The very, very brief straw poll  I’ve taken seems to indicate that most of the people I know don’t have faith in the ability of other people to change. And, I admit, I’ve seen little evidence. The more I see of people from my past, the more I see that they’ve simply become more and more entrenched in themselves; for good or for bad. I see counter-attack and avoidance; I see people the same at thirty as they were at twenty, only more so. I see the same things in myself; attitudes and beliefs that have never shifted, repetitive cycles of various sizes and shapes. Whether they take hours, days, or years to cycle through to their reset points, the point remains that they do and then simply start to grind on once more.

But I have to believe that this isn’t the way it has to be, that, with the phenomenal gift of consciousness and the ability to be aware that we as humans have, change is entirely possible.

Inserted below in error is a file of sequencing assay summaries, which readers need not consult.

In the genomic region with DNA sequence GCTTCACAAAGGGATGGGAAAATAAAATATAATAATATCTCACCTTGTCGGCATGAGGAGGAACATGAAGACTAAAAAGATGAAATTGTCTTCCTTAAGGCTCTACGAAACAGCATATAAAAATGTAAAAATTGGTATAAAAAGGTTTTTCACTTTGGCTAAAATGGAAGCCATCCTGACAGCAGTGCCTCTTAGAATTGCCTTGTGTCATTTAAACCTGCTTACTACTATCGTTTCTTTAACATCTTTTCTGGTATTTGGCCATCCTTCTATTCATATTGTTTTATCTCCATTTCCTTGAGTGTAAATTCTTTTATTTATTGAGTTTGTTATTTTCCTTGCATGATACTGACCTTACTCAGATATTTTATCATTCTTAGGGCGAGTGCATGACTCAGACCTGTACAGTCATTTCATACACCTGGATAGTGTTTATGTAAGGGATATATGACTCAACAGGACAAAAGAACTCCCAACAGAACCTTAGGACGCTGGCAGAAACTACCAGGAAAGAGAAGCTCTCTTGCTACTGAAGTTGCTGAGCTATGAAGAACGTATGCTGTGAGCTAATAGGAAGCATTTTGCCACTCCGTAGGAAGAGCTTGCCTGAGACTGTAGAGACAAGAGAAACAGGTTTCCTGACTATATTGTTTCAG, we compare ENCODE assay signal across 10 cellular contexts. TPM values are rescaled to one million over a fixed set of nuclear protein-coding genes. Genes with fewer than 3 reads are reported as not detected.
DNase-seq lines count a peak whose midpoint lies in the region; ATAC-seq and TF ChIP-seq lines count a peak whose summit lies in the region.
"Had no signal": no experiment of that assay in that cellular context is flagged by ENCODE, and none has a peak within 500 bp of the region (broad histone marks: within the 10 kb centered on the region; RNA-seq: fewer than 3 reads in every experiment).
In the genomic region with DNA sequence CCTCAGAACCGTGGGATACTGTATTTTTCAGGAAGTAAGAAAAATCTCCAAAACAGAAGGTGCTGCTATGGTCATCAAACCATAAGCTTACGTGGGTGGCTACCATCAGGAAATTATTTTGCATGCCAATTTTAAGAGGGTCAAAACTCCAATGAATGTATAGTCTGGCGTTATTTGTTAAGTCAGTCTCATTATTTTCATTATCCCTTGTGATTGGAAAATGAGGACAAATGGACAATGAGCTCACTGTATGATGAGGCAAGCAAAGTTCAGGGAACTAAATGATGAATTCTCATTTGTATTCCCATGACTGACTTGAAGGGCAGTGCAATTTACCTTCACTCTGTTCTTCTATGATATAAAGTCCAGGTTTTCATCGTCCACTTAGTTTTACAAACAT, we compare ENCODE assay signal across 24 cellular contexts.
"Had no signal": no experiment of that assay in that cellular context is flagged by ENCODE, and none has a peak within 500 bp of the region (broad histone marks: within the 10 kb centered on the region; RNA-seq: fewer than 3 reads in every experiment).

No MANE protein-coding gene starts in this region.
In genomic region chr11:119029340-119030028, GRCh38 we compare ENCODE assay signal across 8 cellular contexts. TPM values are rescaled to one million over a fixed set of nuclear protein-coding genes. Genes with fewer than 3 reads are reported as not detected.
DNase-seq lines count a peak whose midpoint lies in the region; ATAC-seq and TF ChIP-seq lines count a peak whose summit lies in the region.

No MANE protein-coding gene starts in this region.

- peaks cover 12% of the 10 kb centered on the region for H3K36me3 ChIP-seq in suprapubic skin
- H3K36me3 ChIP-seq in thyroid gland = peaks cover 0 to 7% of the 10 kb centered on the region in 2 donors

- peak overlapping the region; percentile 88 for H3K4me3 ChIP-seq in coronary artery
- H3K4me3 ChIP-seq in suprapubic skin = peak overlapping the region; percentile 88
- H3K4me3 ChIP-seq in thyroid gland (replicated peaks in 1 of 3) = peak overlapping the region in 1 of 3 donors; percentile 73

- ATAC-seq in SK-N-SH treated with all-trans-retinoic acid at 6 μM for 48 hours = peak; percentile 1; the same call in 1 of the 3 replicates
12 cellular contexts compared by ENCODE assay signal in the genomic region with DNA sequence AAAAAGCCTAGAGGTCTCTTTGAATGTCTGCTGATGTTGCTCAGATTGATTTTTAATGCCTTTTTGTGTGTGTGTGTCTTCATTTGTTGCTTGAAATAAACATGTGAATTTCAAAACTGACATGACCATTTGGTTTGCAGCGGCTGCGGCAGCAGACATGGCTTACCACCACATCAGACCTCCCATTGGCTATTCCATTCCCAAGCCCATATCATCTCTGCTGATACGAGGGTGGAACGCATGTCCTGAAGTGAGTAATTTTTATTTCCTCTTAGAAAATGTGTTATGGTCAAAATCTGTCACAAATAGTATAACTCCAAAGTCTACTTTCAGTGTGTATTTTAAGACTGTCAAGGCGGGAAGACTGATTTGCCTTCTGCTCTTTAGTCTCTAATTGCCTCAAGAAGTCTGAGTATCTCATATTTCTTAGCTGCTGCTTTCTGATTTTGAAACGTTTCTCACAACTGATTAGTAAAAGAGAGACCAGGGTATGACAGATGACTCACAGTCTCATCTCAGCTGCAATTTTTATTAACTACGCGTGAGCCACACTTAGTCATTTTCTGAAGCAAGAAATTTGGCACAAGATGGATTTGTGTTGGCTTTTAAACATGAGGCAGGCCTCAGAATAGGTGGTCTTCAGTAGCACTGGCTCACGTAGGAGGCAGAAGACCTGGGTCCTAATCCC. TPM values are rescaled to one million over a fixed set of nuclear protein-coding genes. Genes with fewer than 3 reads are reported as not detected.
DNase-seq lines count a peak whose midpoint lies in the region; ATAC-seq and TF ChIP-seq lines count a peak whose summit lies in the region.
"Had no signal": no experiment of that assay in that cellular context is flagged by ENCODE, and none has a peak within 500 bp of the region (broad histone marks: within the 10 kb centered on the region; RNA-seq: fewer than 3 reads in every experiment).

Preferably by conscious choice, and not through being shot in the hand.

Even if takes a while.

I grew up in a small village on the Connecticut River in northern New Hampshire. There were more trees and cows than there were people and up until I was a surly teenager, I loved it.

Then puberty hit and I despised my little hamlet. Outside of my family, there wasn’t a single reason to stay and every day brought me closer to college and escape.

Now I’m 10 years past that day and 4 years past the day I left New England completely behind and every fall my heart hurts. It’s like the ache you associate with an old injury, the kind of pain cold weather and rainy days bring.

Leaving New England was like breaking up with a childhood romance.

I often wonder if I’ll ever get over it completely.


* * *

I love the fall. I love the colors and the smells and the cold air that insinuates itself into the shadows, lengthening everything, changing the way the sun filters through windows. I’d love to live in a place that experiences fall weather year round.